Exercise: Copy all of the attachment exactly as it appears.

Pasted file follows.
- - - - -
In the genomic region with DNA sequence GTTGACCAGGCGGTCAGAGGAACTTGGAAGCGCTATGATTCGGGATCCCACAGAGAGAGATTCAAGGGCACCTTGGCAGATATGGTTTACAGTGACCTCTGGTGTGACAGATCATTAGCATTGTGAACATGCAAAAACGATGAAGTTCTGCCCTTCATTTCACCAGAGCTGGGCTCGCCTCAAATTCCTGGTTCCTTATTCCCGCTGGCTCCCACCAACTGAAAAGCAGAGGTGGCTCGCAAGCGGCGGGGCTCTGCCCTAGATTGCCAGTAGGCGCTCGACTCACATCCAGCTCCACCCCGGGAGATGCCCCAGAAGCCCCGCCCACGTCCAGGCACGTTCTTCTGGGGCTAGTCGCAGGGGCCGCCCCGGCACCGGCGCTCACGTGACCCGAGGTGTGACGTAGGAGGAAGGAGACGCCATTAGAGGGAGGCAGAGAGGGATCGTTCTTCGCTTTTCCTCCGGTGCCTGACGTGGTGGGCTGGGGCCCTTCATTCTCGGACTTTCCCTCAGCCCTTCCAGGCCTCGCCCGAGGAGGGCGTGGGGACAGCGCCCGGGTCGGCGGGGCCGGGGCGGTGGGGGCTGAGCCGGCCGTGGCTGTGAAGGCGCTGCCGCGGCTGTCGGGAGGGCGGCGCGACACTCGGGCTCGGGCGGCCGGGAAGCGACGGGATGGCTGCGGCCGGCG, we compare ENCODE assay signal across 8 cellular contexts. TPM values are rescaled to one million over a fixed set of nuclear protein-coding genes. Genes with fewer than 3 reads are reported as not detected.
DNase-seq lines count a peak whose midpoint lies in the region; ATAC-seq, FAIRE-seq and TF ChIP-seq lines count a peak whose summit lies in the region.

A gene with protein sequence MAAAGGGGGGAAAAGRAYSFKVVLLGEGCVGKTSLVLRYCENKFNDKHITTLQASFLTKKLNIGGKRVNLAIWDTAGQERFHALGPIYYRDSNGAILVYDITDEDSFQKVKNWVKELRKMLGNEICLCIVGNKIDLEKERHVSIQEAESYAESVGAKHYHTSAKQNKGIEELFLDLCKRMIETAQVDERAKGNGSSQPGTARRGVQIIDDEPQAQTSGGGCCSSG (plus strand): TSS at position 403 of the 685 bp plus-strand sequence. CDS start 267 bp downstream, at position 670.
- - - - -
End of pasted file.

In the genomic region with DNA sequence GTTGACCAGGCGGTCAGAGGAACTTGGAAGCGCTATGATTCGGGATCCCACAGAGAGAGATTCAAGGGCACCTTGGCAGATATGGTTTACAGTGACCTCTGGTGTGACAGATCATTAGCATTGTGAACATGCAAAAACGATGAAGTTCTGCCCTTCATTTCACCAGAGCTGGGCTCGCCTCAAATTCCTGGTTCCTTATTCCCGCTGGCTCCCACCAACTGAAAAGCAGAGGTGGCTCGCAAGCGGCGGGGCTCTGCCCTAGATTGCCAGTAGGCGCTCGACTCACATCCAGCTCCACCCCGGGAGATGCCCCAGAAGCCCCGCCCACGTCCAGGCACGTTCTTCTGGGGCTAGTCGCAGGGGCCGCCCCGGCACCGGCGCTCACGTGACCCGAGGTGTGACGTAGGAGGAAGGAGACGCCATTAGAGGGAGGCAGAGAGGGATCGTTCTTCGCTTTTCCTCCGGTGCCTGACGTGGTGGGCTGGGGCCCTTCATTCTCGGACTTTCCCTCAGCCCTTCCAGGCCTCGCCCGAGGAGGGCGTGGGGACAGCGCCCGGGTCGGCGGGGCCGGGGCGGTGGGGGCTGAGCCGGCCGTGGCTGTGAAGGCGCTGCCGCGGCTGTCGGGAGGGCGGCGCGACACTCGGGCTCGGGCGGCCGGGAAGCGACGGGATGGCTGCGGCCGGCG, we compare ENCODE assay signal across 8 cellular contexts. TPM values are rescaled to one million over a fixed set of nuclear protein-coding genes. Genes with fewer than 3 reads are reported as not detected.
DNase-seq lines count a peak whose midpoint lies in the region; ATAC-seq, FAIRE-seq and TF ChIP-seq lines count a peak whose summit lies in the region.

A gene with protein sequence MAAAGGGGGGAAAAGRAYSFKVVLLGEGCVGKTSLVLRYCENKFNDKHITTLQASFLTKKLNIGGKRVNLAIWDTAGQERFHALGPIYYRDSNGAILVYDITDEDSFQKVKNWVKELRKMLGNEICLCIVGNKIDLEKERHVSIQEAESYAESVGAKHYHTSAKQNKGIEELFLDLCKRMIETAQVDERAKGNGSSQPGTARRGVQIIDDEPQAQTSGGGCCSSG (plus strand): TSS at position 403 of the 685 bp plus-strand sequence. CDS start 267 bp downstream, at position 670.